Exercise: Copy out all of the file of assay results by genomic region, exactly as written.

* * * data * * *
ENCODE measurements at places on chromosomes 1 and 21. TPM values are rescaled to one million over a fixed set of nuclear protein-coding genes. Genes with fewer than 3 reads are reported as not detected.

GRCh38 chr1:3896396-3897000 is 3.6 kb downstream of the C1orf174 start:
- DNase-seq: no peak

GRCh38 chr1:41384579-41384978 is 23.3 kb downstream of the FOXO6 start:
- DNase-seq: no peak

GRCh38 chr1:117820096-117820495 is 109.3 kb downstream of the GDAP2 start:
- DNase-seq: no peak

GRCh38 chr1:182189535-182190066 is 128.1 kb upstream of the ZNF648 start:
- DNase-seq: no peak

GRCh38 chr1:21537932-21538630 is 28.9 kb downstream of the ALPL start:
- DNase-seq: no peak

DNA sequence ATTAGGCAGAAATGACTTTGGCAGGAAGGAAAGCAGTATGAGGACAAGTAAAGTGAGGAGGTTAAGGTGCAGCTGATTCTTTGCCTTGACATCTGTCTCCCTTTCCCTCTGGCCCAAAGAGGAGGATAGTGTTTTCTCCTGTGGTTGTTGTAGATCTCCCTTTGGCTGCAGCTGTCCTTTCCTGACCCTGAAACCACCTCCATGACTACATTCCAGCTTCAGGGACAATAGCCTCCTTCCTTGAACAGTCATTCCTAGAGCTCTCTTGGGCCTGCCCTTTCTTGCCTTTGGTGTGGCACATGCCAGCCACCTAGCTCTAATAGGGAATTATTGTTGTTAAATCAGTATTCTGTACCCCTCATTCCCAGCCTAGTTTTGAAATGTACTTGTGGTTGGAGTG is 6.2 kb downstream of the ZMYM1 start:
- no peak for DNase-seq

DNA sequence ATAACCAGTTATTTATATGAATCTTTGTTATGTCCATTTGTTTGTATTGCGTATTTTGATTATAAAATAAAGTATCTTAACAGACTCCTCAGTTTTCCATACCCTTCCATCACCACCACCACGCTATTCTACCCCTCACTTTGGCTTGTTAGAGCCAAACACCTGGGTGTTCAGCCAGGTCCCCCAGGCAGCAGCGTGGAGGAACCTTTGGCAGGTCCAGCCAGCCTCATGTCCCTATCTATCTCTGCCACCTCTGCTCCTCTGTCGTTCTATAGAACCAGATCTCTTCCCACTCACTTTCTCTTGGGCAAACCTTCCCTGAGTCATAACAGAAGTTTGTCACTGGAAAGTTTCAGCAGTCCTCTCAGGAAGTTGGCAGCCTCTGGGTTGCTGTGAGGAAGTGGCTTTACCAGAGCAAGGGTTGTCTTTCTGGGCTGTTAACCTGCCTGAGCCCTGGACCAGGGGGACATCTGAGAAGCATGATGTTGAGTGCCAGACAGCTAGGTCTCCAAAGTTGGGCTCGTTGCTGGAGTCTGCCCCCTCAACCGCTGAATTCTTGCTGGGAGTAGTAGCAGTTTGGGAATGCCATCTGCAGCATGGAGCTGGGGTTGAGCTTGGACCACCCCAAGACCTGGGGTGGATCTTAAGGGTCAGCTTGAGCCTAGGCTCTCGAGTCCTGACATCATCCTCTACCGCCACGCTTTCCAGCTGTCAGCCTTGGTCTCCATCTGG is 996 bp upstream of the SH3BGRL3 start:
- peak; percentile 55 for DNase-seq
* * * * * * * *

ENCODE measurements at places on chromosomes 1 and 21. TPM values are rescaled to one million over a fixed set of nuclear protein-coding genes. Genes with fewer than 3 reads are reported as not detected.

GRCh38 chr1:3896396-3897000 is 3.6 kb downstream of the C1orf174 start:
- DNase-seq: no peak

GRCh38 chr1:41384579-41384978 is 23.3 kb downstream of the FOXO6 start:
- DNase-seq: no peak

GRCh38 chr1:117820096-117820495 is 109.3 kb downstream of the GDAP2 start:
- DNase-seq: no peak

GRCh38 chr1:182189535-182190066 is 128.1 kb upstream of the ZNF648 start:
- DNase-seq: no peak

GRCh38 chr1:21537932-21538630 is 28.9 kb downstream of the ALPL start:
- DNase-seq: no peak

DNA sequence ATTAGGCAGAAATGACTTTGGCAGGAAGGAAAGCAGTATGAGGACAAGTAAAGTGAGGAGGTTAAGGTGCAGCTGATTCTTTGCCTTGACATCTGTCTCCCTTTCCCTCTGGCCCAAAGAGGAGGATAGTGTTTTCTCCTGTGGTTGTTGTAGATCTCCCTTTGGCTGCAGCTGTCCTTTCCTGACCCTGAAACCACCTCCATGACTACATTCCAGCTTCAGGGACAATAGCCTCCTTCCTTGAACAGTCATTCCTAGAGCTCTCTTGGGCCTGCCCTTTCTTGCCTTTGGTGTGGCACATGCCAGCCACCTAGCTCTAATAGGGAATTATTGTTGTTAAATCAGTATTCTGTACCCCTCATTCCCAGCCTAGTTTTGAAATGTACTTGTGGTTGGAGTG is 6.2 kb downstream of the ZMYM1 start:
- no peak for DNase-seq

DNA sequence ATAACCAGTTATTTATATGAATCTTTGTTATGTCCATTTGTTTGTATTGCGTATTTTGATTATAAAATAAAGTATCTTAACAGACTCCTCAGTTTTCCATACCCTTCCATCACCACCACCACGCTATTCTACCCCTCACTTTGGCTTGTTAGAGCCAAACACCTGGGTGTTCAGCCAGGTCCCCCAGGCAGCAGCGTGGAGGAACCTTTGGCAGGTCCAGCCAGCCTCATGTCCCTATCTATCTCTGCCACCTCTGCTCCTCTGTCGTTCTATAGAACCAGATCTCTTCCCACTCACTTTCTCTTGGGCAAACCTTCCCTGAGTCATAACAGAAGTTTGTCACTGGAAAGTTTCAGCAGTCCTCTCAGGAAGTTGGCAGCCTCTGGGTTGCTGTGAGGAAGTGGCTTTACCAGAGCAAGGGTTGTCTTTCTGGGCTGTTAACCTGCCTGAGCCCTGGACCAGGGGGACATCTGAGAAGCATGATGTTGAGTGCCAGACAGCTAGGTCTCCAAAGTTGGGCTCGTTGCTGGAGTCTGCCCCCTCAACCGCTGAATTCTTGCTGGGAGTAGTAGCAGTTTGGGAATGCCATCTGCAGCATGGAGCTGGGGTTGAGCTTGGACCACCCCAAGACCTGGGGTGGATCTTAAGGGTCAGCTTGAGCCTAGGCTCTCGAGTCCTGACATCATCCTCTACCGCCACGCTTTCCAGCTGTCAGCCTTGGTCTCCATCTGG is 996 bp upstream of the SH3BGRL3 start:
- peak; percentile 55 for DNase-seq